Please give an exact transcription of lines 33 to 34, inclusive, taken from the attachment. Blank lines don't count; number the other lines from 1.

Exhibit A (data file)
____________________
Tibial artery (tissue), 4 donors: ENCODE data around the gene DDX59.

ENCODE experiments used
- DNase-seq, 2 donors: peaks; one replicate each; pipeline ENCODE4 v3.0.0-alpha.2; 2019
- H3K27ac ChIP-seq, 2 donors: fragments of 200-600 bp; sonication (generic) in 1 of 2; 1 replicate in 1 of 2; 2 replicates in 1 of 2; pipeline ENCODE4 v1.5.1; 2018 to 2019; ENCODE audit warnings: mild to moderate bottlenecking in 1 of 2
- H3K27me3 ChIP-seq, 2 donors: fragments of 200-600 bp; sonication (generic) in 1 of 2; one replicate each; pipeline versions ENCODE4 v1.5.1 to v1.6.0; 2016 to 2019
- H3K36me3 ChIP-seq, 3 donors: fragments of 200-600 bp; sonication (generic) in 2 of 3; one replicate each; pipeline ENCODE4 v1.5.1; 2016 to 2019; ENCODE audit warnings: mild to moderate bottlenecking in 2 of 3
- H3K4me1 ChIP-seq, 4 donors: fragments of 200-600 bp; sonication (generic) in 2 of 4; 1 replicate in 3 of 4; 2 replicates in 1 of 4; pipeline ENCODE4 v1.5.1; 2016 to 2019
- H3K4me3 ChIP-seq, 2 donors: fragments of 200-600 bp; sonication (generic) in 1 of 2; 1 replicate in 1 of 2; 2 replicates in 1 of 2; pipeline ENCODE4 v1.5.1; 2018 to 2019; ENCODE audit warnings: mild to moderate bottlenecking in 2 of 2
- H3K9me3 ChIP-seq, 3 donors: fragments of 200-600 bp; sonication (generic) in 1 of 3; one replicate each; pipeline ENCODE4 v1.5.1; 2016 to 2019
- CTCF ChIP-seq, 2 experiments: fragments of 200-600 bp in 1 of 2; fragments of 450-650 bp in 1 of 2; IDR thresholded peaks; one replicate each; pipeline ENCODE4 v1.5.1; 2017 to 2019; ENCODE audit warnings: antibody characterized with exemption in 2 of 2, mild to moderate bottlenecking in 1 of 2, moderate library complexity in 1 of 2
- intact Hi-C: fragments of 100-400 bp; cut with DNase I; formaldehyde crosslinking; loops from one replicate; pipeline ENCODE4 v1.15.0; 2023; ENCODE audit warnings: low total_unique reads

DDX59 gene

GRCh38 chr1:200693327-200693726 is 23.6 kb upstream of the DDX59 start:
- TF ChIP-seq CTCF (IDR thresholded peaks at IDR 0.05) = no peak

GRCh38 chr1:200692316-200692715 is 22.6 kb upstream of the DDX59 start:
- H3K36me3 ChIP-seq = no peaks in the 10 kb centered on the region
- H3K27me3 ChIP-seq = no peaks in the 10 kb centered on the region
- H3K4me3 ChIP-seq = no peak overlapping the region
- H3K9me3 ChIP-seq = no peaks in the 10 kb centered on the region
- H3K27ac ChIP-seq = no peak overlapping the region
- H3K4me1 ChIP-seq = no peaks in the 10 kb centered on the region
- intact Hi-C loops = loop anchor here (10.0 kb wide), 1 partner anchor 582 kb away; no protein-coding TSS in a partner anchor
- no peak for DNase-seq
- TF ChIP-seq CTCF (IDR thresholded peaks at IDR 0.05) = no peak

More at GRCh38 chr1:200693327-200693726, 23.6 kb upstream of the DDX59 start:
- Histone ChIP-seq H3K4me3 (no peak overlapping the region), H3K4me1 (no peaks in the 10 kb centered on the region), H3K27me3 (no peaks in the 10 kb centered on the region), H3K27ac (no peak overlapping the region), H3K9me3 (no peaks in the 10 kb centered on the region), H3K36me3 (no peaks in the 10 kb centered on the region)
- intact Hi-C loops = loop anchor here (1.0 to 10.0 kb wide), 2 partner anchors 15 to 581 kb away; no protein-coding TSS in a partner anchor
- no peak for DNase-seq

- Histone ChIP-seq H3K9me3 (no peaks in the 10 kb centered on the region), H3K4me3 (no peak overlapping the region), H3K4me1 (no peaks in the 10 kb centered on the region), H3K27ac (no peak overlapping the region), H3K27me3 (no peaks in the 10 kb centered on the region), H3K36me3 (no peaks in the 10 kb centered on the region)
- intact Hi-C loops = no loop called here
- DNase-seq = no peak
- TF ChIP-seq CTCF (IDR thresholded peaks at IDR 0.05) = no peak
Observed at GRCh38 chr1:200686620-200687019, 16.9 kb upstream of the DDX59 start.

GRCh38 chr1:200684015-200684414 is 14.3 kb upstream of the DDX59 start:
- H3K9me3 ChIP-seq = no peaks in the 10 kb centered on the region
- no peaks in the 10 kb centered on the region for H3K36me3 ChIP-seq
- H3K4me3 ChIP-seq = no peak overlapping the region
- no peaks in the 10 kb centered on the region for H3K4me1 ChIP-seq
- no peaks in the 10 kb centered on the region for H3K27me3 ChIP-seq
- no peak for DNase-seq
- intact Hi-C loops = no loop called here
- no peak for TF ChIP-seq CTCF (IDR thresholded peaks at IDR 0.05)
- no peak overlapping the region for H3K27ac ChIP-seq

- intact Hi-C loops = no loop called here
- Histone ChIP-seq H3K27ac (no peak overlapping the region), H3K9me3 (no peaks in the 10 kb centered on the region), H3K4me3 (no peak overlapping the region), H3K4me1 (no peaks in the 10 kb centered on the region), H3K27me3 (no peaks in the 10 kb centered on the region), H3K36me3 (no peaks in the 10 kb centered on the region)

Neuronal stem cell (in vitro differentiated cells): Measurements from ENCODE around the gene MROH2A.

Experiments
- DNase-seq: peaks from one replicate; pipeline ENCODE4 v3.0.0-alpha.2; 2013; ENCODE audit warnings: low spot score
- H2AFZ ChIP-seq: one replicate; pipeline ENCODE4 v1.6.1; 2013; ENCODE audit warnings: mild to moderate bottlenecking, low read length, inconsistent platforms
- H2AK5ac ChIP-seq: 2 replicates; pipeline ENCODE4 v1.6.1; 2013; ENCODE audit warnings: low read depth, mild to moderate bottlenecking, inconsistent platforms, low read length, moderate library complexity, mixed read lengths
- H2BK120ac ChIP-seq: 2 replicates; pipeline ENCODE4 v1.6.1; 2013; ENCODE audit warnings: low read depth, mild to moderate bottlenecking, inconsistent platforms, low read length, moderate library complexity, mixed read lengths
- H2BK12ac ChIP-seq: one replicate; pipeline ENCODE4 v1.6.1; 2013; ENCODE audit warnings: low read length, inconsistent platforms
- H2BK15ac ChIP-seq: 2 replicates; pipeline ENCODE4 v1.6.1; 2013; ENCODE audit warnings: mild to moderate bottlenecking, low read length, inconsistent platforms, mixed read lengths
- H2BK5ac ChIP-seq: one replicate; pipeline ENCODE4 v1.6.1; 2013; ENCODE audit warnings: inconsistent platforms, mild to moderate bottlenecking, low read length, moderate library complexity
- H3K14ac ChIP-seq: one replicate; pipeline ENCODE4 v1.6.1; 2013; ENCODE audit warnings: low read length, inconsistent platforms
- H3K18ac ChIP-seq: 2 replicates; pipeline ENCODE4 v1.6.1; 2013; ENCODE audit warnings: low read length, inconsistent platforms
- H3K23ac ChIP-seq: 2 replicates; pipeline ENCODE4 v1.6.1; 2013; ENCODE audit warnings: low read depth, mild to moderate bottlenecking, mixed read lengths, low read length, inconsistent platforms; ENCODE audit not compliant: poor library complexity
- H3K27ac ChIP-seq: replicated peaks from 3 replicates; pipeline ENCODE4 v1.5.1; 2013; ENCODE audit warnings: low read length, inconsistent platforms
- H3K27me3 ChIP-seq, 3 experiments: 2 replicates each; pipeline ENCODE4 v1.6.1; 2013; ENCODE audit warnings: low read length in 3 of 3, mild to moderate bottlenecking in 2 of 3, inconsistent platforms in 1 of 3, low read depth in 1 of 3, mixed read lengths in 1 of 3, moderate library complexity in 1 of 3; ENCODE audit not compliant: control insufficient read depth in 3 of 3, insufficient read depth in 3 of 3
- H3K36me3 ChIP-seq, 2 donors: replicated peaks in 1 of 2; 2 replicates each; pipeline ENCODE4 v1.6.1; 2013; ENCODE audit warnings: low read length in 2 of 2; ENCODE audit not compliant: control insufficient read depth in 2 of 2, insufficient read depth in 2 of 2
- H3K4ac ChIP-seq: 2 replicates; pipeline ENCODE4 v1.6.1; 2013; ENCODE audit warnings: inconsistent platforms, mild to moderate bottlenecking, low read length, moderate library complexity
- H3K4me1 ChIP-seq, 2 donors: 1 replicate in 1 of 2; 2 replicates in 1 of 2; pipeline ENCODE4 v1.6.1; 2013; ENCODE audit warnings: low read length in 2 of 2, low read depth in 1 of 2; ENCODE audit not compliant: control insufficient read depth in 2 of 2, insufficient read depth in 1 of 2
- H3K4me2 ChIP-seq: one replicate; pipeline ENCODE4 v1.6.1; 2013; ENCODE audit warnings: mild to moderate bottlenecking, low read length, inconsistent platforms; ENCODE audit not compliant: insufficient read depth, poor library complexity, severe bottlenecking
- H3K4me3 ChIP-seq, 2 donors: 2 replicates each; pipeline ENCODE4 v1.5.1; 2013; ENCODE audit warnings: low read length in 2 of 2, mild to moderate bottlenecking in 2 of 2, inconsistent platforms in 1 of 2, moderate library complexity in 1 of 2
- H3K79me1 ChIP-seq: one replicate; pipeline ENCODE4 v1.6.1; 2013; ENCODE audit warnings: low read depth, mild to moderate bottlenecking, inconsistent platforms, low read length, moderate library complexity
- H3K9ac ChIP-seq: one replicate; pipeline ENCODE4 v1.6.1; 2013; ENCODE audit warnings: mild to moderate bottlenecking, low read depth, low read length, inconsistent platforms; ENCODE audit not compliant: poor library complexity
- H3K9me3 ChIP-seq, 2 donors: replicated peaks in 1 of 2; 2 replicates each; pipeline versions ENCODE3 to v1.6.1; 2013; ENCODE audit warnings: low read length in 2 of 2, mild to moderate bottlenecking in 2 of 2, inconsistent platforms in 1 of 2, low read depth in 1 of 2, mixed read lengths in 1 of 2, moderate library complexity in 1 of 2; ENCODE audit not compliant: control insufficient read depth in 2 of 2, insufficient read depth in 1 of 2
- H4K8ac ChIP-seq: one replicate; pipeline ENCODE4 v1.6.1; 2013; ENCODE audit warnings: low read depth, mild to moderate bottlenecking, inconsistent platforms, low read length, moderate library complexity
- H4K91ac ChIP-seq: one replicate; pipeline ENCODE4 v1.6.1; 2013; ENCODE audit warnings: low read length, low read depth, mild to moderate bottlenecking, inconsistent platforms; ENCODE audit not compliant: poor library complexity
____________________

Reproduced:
Observed at GRCh38 chr1:200686620-200687019, 16.9 kb upstream of the DDX59 start.

GRCh38 chr1:200684015-200684414 is 14.3 kb upstream of the DDX59 start: